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Blueprint

The global operations of European firms – The second EFIGE policy report

This Bruegel blueprint analyses, within the framework of the EFIGE (European Firms in a Global Economy) project, the export and foreign investment performance of European firms. It is based on new cross-country data from 15,000 individual firms never available before. Written by Giorgio Barba Navaretti, Matteo Bugamelli, Gianmarco Ottaviano and Fabiano Schivardi, the report looks […]

By: , , , , and Date: July 20, 2011 Topic: European Macroeconomics & Governance

This Bruegel blueprint analyses, within the framework of the EFIGE (European Firms in a Global Economy) project, the export and foreign investment performance of European firms. It is based on new cross-country data from 15,000 individual firms never available before.

Written by Giorgio Barba Navaretti, Matteo Bugamelli, Gianmarco Ottaviano and Fabiano Schivardi, the report looks at the specific elements that make some European companies more competitive than others in foreign markets, revealing that firm characteristics -mainly size- are the primary determinants of export performance, even more so than country characteristics. Therefore the authors suggest that firm growth and consolidation in all European countries would generate a considerable increase in the value of European exports and thus help lift European growth.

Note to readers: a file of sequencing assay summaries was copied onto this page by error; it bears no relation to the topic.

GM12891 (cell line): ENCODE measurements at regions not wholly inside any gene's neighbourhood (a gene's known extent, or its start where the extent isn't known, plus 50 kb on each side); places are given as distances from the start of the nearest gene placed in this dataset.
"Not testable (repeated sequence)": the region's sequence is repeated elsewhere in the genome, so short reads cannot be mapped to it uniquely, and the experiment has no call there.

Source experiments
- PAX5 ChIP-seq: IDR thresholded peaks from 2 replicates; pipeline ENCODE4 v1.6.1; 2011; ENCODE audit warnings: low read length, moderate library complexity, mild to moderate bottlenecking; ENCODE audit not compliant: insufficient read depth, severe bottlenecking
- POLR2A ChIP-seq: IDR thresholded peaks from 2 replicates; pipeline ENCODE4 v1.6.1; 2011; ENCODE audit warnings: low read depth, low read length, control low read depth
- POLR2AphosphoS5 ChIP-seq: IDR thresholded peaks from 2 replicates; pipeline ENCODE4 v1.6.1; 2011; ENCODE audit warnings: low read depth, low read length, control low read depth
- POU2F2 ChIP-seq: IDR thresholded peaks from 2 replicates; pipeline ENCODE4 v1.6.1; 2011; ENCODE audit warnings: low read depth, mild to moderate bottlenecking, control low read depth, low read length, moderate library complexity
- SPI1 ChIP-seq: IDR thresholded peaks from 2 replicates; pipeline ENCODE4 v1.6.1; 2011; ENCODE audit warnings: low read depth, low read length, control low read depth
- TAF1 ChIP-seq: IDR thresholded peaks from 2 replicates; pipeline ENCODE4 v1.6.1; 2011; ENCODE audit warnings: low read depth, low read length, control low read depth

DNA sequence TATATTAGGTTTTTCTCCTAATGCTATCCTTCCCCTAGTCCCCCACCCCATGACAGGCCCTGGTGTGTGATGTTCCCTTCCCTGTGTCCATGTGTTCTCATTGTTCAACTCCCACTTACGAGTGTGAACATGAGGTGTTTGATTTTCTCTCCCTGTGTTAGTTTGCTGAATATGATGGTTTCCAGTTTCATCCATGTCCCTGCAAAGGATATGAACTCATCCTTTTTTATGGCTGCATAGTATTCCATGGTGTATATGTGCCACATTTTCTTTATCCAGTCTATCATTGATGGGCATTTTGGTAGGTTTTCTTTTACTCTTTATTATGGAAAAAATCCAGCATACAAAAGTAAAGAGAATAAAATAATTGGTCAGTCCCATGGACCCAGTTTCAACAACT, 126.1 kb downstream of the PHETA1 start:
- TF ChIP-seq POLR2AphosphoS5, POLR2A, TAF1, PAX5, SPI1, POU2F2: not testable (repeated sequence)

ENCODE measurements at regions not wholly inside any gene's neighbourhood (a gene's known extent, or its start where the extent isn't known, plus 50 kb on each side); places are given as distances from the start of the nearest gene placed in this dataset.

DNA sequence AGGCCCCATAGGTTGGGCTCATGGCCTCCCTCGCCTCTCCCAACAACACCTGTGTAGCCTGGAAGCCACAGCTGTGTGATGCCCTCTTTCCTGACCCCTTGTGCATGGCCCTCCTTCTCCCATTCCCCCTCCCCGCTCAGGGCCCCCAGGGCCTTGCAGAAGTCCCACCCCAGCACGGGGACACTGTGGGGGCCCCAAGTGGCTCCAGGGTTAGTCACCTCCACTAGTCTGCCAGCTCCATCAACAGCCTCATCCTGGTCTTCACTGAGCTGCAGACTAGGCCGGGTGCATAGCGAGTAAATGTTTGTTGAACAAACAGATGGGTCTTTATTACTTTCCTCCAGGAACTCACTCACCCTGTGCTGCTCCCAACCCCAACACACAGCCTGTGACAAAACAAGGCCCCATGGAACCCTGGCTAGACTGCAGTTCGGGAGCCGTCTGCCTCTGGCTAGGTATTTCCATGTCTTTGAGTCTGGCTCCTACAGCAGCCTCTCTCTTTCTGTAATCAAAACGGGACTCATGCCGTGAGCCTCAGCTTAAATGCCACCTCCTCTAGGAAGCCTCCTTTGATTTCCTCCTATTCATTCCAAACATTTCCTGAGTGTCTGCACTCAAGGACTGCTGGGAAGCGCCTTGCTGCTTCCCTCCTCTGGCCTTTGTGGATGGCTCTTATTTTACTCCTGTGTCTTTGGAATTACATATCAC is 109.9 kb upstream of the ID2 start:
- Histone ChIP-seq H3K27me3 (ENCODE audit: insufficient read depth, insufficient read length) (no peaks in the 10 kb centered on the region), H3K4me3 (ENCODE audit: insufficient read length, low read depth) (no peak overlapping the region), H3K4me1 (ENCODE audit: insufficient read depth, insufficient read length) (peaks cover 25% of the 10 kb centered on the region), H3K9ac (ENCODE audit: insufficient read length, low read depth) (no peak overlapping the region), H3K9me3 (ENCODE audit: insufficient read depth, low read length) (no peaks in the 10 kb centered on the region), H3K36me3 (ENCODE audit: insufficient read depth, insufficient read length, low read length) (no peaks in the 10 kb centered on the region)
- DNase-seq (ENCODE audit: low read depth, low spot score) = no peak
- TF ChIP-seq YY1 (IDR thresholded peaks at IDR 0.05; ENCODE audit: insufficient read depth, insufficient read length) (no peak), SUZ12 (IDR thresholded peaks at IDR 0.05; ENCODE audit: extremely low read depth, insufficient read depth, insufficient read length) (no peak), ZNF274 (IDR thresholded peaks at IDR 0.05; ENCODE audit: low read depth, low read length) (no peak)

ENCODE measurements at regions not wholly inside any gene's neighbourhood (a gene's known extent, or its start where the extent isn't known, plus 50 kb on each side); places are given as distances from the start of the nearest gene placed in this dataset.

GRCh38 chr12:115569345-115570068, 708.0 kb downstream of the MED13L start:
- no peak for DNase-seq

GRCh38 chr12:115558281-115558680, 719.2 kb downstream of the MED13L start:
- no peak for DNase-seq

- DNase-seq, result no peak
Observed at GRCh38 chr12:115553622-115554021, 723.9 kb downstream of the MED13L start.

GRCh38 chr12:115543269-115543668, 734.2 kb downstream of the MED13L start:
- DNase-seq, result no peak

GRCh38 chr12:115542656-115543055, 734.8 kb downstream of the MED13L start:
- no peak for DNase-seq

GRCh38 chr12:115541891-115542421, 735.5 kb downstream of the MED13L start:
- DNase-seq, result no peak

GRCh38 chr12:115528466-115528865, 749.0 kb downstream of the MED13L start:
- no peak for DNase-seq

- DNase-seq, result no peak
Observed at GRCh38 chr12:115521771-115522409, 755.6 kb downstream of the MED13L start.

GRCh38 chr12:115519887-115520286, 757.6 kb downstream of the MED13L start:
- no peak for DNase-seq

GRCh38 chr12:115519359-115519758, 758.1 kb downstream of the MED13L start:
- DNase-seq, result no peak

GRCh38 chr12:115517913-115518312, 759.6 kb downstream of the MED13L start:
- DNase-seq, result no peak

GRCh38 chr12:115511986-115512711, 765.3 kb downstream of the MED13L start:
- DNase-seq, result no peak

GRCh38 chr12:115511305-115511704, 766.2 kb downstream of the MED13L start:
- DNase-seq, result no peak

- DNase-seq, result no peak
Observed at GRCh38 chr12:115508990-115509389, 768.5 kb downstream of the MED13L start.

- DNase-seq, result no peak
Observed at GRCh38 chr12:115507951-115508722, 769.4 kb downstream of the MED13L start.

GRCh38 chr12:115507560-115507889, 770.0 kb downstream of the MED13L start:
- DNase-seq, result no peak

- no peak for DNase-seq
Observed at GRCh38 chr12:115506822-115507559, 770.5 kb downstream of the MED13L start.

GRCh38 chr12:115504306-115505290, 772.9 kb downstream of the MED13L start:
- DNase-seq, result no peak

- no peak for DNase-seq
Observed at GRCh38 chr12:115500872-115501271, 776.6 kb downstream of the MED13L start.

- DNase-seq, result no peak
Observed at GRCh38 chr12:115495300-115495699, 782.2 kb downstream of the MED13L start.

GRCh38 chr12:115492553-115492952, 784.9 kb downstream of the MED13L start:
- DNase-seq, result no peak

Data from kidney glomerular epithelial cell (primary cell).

These findings will be crucial for policymakers, who, in order to boost the chance of European firms’ on foreign markets, should shift the policy discussion from the current focus on specific sectors and skill groups to structural reforms that allow firms across the board to grow and to develop more sophisticated forms of management.

Until now, evidence on European firms’ competitiveness has been based on partial, non-comparable national data. But for the first time this paper is based on detailed results from a new large-scale survey of 15,000 manufacturing companies in seven EU countries (Austria, France, Germany, Hungary, Italy, Spain and the United Kingdom). The survey examines firms’ exporting, importing, outsourcing and foreign investment activities. This survey data has then been combined with structural data about the individual firms taken from their balance-sheets such as governance, profits, number of employees.

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